M: There are bands that I like now, but I donít think thereís a whole lot of them weíd necessarily be compatible with. I like Golden a lot, but theyíre a lot more classic-rock sounding. Bad Seeds are great too, but I donít think we would come off too well in front of their crowd.

Burleigh Seaver [guitar]: I donít like any of those bands, so...

R: Iíd like to play with the Rolling Stones at some pointÖWe seem to have a lot influences that we donít sound like at all. Cinar and I like Nick Cave. I like Tom Waits and some country stuffÖMike and Burleigh have very eclectic tastes.

 

I can definitely see the Tom Waits influence, at least lyrically (although, of course, I didnít see it before you mentioned it), because he likes to write about those real seedy, down-and-out characters.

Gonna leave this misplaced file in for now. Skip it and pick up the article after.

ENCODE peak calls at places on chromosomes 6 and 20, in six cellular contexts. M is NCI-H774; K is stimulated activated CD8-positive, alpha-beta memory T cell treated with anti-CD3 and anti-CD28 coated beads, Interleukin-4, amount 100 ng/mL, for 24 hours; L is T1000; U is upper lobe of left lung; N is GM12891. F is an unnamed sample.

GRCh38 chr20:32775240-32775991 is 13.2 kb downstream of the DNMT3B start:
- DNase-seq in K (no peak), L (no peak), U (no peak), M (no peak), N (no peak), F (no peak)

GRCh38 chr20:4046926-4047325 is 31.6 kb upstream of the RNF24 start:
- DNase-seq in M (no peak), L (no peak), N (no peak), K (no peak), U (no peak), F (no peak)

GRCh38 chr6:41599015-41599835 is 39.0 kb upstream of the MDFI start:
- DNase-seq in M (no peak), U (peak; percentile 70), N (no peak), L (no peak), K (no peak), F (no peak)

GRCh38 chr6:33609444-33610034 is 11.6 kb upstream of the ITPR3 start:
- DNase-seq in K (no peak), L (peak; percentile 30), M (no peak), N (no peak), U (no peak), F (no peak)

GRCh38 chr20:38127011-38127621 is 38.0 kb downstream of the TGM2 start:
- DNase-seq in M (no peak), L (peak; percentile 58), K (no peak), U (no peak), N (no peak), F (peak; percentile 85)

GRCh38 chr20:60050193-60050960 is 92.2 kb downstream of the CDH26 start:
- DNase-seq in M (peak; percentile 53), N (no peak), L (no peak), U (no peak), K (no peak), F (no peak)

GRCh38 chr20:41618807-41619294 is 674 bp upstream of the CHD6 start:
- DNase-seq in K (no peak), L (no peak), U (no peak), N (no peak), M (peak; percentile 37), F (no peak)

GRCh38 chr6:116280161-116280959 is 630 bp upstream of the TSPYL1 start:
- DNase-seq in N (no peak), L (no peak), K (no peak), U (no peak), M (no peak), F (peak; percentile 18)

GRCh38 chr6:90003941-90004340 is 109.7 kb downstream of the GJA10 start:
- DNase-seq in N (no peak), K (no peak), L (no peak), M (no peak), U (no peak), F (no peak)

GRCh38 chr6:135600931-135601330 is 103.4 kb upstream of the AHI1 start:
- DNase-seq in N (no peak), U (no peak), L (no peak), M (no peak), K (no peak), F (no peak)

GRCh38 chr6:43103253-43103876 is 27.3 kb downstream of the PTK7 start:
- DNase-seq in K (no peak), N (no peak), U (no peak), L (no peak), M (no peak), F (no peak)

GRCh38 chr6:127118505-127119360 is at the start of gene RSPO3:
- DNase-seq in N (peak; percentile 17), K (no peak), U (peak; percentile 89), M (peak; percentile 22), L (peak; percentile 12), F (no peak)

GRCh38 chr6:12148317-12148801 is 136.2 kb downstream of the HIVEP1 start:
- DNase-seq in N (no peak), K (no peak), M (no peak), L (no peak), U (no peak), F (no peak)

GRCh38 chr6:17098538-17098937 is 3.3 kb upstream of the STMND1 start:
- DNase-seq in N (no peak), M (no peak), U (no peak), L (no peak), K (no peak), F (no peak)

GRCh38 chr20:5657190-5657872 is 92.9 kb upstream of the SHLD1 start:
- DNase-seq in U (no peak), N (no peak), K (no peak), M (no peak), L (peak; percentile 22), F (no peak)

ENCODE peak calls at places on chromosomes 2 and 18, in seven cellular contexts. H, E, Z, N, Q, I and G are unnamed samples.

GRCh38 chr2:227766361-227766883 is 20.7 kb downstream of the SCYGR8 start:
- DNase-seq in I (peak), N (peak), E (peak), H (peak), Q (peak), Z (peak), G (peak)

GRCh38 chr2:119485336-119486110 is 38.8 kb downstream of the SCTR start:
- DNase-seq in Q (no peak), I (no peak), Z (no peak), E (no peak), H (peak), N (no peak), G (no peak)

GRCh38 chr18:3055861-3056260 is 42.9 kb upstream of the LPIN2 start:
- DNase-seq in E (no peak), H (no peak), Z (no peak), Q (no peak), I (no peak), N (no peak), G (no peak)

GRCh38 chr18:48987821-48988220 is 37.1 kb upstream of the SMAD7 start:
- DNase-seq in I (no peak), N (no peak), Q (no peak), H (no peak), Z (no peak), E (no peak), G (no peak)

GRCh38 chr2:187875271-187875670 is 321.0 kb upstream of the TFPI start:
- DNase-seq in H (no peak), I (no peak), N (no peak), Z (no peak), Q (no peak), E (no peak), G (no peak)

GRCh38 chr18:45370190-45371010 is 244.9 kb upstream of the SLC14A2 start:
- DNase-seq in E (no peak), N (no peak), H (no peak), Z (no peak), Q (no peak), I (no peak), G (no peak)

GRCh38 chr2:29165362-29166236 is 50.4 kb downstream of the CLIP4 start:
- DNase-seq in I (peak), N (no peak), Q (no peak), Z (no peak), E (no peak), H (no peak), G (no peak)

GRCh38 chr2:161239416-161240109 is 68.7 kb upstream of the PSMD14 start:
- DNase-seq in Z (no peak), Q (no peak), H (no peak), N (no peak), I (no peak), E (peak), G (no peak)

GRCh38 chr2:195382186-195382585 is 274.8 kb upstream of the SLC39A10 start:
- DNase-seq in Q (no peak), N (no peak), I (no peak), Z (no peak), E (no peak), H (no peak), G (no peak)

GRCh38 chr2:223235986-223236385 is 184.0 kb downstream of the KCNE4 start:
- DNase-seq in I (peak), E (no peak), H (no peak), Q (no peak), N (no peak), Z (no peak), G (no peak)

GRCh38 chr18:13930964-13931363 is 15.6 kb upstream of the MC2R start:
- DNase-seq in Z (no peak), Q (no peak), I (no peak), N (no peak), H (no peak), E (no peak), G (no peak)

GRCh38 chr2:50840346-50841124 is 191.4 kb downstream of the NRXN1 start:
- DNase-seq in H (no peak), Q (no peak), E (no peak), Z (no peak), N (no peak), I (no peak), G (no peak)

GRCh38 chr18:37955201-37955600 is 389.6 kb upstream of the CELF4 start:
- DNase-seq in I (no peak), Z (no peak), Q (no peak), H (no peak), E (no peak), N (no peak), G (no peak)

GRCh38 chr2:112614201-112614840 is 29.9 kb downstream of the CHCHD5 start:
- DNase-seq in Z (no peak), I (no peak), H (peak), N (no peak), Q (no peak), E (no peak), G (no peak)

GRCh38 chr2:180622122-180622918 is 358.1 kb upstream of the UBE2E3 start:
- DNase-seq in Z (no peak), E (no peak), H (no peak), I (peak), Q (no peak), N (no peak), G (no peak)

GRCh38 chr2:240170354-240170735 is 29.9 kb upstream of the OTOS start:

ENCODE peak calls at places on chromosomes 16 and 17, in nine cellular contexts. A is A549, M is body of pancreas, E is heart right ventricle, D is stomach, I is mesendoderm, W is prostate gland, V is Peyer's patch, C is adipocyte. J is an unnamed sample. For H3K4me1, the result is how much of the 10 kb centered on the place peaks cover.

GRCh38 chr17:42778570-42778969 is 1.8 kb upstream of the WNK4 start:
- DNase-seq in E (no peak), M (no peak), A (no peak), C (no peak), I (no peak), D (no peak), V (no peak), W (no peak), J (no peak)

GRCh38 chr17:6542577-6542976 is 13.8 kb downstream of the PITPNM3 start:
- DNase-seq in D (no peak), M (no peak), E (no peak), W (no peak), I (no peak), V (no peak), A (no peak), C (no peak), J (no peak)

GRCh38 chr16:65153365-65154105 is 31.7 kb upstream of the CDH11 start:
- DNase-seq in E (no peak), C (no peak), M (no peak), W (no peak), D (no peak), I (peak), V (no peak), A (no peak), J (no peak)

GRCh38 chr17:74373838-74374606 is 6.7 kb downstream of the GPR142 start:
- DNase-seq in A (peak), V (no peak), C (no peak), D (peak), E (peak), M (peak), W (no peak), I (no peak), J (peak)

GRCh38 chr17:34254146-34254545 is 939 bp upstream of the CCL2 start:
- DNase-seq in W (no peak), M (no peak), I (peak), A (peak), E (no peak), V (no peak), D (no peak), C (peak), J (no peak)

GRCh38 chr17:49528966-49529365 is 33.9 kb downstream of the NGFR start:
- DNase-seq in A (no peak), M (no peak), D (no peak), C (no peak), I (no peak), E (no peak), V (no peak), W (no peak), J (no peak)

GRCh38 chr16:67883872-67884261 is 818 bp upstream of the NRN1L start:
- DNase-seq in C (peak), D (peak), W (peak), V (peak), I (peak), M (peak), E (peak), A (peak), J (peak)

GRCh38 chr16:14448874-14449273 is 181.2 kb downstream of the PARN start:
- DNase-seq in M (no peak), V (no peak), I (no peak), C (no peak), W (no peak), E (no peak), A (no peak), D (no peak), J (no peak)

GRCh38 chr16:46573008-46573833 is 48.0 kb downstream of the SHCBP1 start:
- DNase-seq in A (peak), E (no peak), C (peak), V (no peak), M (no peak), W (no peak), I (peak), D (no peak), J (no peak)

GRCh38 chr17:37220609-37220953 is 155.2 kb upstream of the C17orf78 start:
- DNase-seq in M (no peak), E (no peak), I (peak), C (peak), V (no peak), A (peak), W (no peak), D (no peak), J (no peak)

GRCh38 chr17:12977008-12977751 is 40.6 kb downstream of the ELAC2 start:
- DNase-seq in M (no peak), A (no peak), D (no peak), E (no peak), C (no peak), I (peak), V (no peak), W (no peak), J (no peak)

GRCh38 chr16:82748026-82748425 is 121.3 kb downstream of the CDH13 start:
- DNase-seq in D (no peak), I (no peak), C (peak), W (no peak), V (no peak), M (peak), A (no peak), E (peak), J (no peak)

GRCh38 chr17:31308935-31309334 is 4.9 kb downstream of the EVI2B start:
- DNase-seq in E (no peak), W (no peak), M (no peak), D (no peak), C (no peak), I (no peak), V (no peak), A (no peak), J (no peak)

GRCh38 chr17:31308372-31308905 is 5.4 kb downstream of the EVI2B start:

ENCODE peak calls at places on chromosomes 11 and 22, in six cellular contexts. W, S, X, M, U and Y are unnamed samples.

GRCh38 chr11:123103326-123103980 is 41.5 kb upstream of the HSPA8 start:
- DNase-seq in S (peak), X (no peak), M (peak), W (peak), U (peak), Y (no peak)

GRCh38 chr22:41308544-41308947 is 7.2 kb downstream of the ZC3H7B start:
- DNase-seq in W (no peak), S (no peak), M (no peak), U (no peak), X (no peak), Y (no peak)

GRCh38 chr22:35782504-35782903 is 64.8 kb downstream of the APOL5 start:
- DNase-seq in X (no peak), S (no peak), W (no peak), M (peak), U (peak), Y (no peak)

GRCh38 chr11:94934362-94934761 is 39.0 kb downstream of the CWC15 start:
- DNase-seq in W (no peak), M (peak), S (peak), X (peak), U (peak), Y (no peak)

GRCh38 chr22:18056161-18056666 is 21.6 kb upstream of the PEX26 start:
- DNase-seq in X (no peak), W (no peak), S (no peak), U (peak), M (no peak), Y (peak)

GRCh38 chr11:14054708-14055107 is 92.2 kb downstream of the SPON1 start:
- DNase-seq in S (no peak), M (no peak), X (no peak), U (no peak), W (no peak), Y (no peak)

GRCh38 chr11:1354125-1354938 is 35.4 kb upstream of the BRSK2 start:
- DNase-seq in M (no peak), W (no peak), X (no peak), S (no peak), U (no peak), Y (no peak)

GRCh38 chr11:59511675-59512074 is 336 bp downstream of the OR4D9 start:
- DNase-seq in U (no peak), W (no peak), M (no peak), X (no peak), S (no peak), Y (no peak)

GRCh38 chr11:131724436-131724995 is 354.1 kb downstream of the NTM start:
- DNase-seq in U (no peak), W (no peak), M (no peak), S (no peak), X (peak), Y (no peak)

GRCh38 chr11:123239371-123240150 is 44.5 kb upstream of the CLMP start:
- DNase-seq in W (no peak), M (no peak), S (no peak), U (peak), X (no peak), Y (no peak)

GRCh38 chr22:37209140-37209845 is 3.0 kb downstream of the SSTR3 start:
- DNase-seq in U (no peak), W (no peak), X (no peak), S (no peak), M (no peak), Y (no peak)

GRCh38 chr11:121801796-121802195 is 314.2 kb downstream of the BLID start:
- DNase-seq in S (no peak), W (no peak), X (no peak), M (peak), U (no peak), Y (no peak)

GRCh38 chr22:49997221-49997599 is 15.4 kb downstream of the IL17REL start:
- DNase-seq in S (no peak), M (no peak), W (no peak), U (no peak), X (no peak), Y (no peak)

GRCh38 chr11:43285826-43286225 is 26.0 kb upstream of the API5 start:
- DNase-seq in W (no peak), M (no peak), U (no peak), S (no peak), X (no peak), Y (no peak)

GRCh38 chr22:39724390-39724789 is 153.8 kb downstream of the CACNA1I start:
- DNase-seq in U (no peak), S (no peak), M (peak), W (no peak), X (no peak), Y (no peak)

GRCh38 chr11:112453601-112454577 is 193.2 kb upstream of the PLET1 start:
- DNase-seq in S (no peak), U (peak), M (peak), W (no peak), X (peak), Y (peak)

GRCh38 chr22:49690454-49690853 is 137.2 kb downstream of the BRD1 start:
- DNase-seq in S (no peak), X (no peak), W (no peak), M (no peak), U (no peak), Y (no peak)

R: Heís great, heís a showman.

 

Have you ever seen him live?

R: No, unfortunately. Iíd love to.

 

So would I, if he ever dared hit the road again. He hasnít toured in at least 10 years.

B: You know why he hasnít toured? The original Chester Cheetah, they copied his voice for that. He sued Frito-Lay and won something like 10 million dollars, so he doesnít have to tour anymore.

 

Thatís the way to go.

M: Birthday Party, I like. Jesus Lizard. Late 80ís Touch and Go stuff, but I donít think we necessarily sound like that. I guess because we listen to different stuff, I hope itís hard to narrow it down to one or even a few. You could say the bass player sounds like so and so, the singer sings like so and so. We got reviewed about a year ago, and the guy said we sounded like somewhere in between Shudder To Think and Scratch Acid, which was probably one of the more on the ball observations. I really like Scratch Acid, although these guys donít, and these guys really like Shudder To Think.